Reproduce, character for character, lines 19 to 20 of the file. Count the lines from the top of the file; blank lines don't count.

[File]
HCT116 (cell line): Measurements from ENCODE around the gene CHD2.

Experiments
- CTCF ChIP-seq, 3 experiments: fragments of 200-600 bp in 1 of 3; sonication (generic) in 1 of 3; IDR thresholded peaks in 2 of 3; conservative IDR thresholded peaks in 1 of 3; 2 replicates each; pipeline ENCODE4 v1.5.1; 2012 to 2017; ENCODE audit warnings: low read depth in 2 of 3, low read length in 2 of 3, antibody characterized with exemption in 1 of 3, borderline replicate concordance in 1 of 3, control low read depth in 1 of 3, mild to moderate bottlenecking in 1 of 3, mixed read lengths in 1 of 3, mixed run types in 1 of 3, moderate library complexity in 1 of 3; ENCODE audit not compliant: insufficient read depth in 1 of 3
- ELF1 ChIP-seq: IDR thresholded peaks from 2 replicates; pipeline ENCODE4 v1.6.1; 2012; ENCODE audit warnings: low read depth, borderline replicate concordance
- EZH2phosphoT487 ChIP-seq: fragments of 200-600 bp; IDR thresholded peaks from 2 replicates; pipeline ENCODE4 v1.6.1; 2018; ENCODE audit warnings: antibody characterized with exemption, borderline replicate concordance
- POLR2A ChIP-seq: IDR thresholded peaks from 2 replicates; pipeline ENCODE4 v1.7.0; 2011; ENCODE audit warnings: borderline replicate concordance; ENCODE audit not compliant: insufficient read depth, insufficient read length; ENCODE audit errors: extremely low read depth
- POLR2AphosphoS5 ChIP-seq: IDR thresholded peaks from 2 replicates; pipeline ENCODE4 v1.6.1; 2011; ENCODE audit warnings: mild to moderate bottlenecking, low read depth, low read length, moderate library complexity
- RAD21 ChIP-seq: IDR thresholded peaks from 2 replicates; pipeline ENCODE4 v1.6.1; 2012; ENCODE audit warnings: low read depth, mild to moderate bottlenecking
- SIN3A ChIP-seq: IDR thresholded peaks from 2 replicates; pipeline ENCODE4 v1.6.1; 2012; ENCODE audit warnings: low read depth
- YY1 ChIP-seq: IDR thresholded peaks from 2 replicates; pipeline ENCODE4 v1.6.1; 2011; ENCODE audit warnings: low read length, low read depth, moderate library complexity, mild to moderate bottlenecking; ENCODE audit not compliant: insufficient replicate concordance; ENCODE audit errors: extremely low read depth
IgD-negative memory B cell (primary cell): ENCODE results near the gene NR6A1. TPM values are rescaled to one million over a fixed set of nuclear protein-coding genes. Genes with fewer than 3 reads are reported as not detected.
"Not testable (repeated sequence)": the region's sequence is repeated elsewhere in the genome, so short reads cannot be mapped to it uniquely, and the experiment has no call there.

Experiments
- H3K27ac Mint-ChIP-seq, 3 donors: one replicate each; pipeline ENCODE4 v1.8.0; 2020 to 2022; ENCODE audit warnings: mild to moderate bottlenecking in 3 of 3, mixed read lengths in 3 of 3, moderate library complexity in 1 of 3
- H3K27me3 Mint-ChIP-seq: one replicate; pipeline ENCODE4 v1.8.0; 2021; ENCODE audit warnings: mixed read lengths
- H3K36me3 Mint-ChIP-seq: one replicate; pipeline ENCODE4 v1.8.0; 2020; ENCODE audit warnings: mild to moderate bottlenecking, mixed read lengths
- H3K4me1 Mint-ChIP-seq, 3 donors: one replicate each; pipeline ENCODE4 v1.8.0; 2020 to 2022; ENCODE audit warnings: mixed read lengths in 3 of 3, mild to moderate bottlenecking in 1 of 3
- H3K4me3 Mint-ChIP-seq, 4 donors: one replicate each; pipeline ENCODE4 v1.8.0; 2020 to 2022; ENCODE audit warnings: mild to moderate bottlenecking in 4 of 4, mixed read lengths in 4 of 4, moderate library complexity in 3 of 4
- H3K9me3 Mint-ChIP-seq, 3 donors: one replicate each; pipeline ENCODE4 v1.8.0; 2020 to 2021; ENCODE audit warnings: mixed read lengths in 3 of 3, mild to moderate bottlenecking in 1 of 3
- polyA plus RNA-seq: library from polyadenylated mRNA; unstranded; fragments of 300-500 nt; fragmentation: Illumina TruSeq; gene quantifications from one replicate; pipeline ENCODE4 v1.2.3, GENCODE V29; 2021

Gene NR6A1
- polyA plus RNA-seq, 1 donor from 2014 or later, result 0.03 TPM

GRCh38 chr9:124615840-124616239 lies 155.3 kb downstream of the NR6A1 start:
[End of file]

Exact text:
- H3K9me3 Mint-ChIP-seq, 3 donors: one replicate each; pipeline ENCODE4 v1.8.0; 2020 to 2021; ENCODE audit warnings: mixed read lengths in 3 of 3, mild to moderate bottlenecking in 1 of 3
- polyA plus RNA-seq: library from polyadenylated mRNA; unstranded; fragments of 300-500 nt; fragmentation: Illumina TruSeq; gene quantifications from one replicate; pipeline ENCODE4 v1.2.3, GENCODE V29; 2021